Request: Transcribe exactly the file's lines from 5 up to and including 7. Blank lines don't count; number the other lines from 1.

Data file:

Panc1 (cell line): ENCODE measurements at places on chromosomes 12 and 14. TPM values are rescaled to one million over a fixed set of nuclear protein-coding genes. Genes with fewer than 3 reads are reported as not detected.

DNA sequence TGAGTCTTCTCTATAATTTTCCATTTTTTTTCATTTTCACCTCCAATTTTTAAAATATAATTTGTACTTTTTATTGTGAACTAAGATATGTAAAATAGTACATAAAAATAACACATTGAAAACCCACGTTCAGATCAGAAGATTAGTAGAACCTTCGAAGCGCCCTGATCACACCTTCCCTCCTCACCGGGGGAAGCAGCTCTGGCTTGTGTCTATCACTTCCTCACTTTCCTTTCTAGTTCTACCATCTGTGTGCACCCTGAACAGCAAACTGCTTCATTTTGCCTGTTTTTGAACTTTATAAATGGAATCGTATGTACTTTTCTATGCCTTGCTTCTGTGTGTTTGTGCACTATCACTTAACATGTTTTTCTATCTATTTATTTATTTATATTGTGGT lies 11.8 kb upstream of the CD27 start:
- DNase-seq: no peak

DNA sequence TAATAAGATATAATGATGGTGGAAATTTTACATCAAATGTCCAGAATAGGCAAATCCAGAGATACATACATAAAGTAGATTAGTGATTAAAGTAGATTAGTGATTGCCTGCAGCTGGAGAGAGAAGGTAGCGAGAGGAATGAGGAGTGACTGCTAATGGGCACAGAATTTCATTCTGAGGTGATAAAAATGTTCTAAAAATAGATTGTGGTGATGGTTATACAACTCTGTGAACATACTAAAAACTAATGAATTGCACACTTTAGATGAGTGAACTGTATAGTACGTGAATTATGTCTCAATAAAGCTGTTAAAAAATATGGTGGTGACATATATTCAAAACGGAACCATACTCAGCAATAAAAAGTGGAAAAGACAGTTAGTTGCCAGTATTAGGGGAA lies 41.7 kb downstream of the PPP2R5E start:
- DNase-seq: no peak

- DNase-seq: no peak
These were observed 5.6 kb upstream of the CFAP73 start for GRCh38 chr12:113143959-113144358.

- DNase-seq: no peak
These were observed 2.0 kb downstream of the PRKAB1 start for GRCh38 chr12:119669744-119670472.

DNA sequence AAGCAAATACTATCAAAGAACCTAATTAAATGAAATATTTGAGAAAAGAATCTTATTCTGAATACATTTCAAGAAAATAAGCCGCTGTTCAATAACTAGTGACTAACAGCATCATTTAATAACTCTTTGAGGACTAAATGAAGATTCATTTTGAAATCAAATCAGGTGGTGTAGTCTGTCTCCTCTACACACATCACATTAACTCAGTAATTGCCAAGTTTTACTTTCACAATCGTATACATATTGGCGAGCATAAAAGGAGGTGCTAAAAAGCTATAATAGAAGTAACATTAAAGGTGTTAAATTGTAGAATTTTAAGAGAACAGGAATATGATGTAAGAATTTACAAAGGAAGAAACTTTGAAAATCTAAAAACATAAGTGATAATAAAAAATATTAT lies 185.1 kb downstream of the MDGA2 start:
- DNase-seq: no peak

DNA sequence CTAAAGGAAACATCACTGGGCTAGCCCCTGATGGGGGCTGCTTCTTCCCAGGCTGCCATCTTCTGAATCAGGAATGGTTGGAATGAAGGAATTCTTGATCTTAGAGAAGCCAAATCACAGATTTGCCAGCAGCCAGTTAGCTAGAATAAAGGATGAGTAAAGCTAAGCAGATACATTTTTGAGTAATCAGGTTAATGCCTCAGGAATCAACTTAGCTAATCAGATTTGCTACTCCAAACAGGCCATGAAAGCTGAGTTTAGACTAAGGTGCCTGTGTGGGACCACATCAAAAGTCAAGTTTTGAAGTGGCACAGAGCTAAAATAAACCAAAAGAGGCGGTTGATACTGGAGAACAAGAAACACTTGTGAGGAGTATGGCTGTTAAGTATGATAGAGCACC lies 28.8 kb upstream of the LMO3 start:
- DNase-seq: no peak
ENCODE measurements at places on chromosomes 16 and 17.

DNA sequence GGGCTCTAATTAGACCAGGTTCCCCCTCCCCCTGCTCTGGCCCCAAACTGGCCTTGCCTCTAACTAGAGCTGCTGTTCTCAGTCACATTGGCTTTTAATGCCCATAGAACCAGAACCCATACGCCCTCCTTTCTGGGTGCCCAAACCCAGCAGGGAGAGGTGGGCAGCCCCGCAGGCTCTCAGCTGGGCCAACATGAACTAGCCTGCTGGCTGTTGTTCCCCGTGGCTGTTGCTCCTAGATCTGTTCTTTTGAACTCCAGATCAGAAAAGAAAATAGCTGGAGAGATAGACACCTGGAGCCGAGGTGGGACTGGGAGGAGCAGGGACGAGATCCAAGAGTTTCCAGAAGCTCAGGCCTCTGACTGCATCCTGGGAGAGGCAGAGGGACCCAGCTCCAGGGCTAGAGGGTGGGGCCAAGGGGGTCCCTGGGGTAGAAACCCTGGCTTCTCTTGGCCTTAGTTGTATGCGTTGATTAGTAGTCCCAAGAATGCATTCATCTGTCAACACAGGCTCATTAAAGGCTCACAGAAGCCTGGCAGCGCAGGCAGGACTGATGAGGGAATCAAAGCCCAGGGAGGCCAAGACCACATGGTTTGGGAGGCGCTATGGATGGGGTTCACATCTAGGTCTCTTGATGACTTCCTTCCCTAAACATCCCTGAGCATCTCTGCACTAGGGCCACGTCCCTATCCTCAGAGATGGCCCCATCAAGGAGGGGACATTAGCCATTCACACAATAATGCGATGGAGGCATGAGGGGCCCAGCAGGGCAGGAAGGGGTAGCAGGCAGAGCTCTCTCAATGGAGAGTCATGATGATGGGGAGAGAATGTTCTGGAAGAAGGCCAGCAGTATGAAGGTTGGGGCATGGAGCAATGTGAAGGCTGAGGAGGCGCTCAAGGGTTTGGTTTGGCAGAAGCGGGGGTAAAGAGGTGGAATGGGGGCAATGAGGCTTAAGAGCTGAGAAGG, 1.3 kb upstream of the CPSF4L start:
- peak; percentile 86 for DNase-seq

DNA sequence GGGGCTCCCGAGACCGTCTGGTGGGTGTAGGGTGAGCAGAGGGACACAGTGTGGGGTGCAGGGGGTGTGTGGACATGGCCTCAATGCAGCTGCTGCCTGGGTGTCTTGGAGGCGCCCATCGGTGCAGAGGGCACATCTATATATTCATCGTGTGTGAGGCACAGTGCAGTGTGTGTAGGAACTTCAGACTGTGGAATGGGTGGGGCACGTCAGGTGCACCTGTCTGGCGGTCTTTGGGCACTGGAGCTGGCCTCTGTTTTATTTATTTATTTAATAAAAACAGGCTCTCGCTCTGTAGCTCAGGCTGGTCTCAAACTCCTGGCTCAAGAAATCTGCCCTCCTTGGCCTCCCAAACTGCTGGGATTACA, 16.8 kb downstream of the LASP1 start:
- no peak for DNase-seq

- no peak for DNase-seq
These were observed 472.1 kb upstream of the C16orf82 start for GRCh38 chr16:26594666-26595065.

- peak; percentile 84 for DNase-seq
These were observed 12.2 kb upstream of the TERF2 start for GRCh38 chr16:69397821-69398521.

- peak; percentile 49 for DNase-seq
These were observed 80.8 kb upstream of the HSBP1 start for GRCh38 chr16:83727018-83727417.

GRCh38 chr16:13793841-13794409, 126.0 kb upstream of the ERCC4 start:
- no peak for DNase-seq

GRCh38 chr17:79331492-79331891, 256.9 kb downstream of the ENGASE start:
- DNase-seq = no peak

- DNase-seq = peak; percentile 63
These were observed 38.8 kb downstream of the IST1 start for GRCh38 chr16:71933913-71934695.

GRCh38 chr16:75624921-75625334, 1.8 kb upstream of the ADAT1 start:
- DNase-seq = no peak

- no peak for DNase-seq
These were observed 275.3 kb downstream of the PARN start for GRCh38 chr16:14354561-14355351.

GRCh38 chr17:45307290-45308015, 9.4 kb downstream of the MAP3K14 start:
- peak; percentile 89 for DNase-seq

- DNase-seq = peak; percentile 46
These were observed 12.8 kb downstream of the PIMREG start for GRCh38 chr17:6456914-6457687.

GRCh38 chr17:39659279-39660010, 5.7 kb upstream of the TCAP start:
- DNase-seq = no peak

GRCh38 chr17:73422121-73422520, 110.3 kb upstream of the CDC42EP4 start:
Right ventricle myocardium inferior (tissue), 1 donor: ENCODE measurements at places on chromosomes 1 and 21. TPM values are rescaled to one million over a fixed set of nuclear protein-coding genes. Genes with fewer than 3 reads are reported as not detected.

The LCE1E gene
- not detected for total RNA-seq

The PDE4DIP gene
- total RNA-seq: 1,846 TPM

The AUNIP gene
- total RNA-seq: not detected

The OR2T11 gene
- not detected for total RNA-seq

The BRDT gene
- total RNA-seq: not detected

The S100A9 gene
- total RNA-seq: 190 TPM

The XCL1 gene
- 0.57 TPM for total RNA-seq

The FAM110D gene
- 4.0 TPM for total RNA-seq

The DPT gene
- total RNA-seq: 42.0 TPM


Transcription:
- DNase-seq: no peak

- DNase-seq: no peak
These were observed 5.6 kb upstream of the CFAP73 start for GRCh38 chr12:113143959-113144358.